There’s a reason why some of the world’s richest people in America have made their fortune in real estate.  And, they made it by investing in commercial real estate, not in residential real estate. What one person can do, another can do.

With this in mind, investments in Residential Income Properties should be made with the clear understanding that it is not about “flipping” properties every other month or an immediate appreciation in value of the property you own, but rather the property’s potential for a positive cash-flow. It is just like a real business with a balance sheet, P&L and a cash flow that it must produce to survive, to be valuable and grow. Positive cash flow happens only when a property produces more income in rents than the owner’s costs to maintain and service the property. Therefore, for any given property that provides a positive cash flow, a decline in real estate prices of single family residences, condominiums or the market in general should be of little concern. While the market is taking a beating, a positive cash flow property is still producing an income (passive residual income). It will continue to do so every passing month until one day the market starts coming back – at which point the owner can put his property on the market and sell with further profit if he chooses. The downtrend never affects the investor. While everyone else was concerned about the housing market, the investor was generating an income and building an even higher equity position in his respective investment property.

The benefits of multi-unit Residential Income Properties over other types of real estate such as SFR and condominiums are countless.  Consider these differences when comparing buying one ten-unit building, with ten SFR or ten condominiums:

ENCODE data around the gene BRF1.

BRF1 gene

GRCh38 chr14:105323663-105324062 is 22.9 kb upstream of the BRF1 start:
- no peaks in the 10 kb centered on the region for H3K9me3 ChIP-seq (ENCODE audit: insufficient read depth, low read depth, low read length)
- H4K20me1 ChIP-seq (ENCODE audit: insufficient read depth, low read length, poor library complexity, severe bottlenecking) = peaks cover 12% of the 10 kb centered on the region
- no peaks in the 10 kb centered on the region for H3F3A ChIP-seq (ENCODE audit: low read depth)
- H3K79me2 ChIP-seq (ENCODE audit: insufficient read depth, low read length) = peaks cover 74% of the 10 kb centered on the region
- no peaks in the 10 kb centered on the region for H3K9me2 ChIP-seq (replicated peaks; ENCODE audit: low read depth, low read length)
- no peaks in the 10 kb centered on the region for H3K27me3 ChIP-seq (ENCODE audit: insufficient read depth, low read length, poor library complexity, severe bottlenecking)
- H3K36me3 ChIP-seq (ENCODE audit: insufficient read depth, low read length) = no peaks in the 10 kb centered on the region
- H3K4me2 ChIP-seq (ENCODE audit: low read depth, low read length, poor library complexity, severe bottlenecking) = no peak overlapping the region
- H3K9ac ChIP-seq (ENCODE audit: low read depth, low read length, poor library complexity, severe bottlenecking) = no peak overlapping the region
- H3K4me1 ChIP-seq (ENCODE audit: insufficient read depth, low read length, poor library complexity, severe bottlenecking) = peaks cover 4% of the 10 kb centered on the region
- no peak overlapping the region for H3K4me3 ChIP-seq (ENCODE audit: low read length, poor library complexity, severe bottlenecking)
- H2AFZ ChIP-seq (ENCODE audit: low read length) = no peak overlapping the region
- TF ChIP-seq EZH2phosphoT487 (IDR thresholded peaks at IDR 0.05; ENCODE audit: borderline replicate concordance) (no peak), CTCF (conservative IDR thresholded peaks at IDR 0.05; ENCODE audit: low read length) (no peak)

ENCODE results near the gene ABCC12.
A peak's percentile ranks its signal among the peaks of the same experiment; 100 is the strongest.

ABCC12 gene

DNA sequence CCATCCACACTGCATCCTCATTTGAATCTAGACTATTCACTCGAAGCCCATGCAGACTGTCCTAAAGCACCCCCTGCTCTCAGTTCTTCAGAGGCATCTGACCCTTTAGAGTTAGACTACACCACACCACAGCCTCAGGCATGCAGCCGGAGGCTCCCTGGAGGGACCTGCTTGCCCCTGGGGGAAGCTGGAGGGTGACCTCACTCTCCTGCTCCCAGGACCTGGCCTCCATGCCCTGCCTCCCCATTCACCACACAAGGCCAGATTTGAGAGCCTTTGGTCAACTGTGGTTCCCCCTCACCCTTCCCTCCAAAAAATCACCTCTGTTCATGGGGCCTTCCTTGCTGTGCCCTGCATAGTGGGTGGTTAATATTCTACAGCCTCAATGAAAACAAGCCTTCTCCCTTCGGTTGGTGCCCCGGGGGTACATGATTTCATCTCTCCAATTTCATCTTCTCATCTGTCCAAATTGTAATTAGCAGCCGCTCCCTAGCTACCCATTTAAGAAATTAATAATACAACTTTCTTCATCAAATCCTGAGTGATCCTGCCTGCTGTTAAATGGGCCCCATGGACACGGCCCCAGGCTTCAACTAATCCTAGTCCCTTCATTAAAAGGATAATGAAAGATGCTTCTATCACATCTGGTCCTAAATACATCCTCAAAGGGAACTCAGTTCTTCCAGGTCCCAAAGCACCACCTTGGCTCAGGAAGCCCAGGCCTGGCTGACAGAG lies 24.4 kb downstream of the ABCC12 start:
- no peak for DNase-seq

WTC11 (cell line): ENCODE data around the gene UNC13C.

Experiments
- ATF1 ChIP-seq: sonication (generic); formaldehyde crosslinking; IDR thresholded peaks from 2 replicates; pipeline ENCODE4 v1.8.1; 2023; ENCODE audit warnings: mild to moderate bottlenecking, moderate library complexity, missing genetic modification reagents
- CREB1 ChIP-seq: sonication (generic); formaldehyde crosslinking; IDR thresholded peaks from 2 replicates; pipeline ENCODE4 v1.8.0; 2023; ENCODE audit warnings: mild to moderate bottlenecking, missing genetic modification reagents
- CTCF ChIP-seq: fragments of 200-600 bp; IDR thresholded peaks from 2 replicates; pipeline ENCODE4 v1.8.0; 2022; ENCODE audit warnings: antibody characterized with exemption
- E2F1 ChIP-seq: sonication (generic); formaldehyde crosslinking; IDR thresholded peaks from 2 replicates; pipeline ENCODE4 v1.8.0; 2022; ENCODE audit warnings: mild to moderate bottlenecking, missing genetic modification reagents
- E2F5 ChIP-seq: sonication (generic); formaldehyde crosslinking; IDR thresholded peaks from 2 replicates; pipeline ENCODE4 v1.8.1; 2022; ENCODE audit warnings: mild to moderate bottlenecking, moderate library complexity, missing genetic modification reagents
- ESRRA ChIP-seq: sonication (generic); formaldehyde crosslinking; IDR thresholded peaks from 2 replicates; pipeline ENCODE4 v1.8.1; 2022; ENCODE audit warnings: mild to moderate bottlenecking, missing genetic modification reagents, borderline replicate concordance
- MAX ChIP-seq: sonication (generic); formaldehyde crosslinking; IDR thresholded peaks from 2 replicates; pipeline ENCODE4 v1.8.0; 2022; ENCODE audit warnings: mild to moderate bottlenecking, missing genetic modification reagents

1. Only a single transaction – with one escrow, one inspection, one open house and one loan – is necessary to acquire a Residential Income Property.  To accomplish the same result with SFR or condos, one would visit at least ten open houses (at least), open ten escrows, conduct ten different inspections, and complete ten different loan applications (on selling, this whole process repeats ten more times).
  2. Only one mortgage payment to manage, one interest expense to incur, one set of maintenance and utilities expenses and one appreciation schedule instead of ten.
  3. Only one roof to replace or to repair, one lawn to maintain and one place to collect rents as opposed to ten properties in ten different locations.
  4. Far less competition in finding a property to buy or to sell.
  5. All units in the building get sold in one transaction as opposed to marketing, advertising or holding open houses for each property individually.
  6. Far easier to track the income and expenses of one building with ten units than ten 10 different properties in ten different locations.
  7. Far easier to manage the tax implications of one building with ten units and one tax ID number than with ten separate properties in ten locations with ten tax ID numbers.
  8. An exterior improvement increases the value of each unit in a multi-unit property while improvements to a single residence are on a per-house basis.
  9. In a ten-unit building, a single vacancy represents 10% of the building’s income, while a SFR or condo vacancy is a 100% vacancy rate with subsequent income loss.
  10. The sale of a single ten-unit Residential Income Property requires one transaction expense for commissions, advertising, closing costs, third-party reports, inspection fees, escrow fees, title fees and other related expenses, while selling ten different properties requires multiple transactions over a long period of time. For example, if an average escrow is 45 days, it may take as long as 450 days or fifteen months to sell all ten properties.

Photo Credit: Aschaf